[14:00] Jumping between different things during the day might end up with nothing getting done
[14:40] Dustin is setting up time limits for projects and working hard during that time
[15:30] Being pressured by time can make you complete your tasks faster
[16:00] Tom found that you can only work under this pressure for a small amount of time
[16:30] It’s important to find the balance and not to take it to the extremes
[17:00] Pushing yourself to work when you’re tired will end up taking more time than if you did the work when rested
[18:30] Make sure to take breaks and let your brain clear
[19:15] It’s totally OK to do nothing sometimes and let your brain rest
[20:50] Ian leaves everything to the last moment and says this is the only way he can work
[22:10] Most people work best under pressure as it forces them to focus
[23:30] Working under pressure is OK but make sure you let yourself rest after finishing a big project
[24:30] A good hack is to set-up the deadline earlier and almost trick yourself
[25:00] Tom used to pull all-nighters during university
[26:20] Lisa left the things that she didn’t like to the last moment
[27:00] “Procrastination is the lead-up to extreme focus” – Dustin Lee
[28:40] There’s only a small amount of focused work that really matters
[29:45] Lisa does illustrations as part of her work but also as a way to relax
[30:30] Ian finds it hard to differentiate between designs he does for work and the ones he does for fun
[31:20] “Do our jobs ruin our passion?” – Tom Ross
[32:50] The pressure takes away the joy from the work you love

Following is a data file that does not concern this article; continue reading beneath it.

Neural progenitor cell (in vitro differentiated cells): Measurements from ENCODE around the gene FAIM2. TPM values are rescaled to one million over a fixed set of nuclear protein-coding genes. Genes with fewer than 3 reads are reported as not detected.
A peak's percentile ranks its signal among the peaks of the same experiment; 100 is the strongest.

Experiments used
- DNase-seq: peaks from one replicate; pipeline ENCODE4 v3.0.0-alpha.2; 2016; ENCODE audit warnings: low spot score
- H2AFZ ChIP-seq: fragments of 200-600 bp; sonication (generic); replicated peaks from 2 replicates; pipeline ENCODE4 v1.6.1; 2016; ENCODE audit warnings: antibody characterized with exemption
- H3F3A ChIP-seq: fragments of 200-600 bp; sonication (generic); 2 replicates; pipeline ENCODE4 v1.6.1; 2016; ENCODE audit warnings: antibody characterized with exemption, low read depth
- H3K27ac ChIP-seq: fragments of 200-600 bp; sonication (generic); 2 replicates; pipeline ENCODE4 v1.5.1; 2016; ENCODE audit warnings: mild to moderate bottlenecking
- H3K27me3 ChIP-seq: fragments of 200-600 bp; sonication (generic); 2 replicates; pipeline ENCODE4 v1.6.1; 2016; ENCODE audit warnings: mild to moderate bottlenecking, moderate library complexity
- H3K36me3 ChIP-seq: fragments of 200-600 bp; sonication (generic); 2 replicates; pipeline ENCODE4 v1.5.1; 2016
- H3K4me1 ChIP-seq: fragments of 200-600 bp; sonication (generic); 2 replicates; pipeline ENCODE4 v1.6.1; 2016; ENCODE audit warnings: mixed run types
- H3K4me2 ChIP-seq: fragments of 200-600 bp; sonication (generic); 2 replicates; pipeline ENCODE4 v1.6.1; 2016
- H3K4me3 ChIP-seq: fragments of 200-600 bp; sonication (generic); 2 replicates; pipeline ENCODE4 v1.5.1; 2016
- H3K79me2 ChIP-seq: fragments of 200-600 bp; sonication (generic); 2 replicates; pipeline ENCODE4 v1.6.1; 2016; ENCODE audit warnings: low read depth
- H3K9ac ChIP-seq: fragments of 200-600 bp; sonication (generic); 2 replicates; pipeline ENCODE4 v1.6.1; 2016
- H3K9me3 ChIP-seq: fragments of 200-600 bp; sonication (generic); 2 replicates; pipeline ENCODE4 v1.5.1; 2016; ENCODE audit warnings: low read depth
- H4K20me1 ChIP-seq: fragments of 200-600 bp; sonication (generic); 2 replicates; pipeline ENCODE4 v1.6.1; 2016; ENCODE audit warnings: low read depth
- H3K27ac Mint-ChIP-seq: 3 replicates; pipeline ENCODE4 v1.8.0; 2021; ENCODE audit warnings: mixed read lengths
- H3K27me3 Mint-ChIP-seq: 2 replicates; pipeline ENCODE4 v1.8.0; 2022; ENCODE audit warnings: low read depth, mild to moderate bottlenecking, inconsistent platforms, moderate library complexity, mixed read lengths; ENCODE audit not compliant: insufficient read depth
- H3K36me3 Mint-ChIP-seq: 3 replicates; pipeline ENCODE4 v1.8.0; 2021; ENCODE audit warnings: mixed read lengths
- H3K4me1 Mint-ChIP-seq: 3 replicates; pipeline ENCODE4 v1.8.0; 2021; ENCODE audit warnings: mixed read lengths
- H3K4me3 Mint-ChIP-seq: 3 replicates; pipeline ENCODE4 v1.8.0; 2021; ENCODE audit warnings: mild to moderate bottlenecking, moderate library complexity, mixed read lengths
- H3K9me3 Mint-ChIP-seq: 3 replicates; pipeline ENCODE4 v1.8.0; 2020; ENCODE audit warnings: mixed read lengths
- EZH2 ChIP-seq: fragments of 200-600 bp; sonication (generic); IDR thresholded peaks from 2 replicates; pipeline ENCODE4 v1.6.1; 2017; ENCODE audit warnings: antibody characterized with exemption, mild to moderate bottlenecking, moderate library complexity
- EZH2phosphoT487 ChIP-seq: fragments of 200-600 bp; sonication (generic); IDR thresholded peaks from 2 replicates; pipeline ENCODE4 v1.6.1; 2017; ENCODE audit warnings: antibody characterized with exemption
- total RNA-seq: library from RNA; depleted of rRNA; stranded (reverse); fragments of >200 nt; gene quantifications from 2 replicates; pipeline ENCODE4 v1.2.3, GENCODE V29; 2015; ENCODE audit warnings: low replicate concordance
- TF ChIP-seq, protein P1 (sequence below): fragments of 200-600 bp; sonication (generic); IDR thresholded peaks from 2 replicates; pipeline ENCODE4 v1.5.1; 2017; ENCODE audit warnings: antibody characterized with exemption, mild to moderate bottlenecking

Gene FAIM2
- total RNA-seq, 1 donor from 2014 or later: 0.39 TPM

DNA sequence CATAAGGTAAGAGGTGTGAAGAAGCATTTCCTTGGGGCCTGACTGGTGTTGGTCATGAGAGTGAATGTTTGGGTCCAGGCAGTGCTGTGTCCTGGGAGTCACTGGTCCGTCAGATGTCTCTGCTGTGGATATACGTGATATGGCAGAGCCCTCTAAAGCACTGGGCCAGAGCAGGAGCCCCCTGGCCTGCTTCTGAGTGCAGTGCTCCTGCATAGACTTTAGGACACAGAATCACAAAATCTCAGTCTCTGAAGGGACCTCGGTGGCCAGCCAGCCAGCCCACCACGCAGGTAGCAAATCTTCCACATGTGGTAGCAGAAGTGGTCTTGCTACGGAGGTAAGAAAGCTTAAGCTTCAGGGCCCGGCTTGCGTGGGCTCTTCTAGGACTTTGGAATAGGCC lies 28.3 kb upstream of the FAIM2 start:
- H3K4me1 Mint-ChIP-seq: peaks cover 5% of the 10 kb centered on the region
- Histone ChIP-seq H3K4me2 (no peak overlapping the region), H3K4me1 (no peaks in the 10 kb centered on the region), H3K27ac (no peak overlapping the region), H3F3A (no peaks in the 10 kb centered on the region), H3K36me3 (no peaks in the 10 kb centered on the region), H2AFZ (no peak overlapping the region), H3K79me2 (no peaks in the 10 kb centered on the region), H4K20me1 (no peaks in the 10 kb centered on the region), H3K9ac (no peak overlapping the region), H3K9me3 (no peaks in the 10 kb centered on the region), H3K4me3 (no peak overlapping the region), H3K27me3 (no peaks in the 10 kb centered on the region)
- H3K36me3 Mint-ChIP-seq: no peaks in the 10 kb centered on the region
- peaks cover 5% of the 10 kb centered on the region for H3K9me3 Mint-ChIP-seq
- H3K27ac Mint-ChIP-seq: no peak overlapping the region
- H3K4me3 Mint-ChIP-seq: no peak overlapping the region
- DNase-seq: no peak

[34:20] Work eventually becomes work, even if you love what you’re doing
[35:30] Even the most beautiful designer work had its ugly bits
[36:40] Ian hopes to feel less pressured of always doing ‘something’ with his designs
[37:30] Sometimes you just have to do it even if you don’t like the work
[39:00] Ian talks about the pressure and struggle of recording his work
[40:00] Tom’s biggest tip is batching your work and being more aware of what makes you lose focus
[41:00] Lisa says scheduling her day and having a routine works well for her
[42:00] Dustin finds having loose themes work for him too, as long they allow changes
[43:00] Dustin suggests ending any project on a high-note
[44:00] Having themes or batches can work very well, especially for things you have to do constantly e.g.: invoices
[45:00] Ian has removed all temptations, like the notifications from Social Media
[46:00] Social media can be extremely distracting
[47:00] Having a routine is also a helpful reminder of doing the work
[48:00] The hosts realise that their design posts are likely interrupting other people from their work
[49:20] Lisa mentions a drawing exercise she and fount that she was more focused while listening to a podcast
[51:00] Find out what helps you focus the most and what is most distracting to you
[52:00] You don’t need to have a perfect system to be successful
[53:00] If you’re struggling to find focus, you are definitely not alone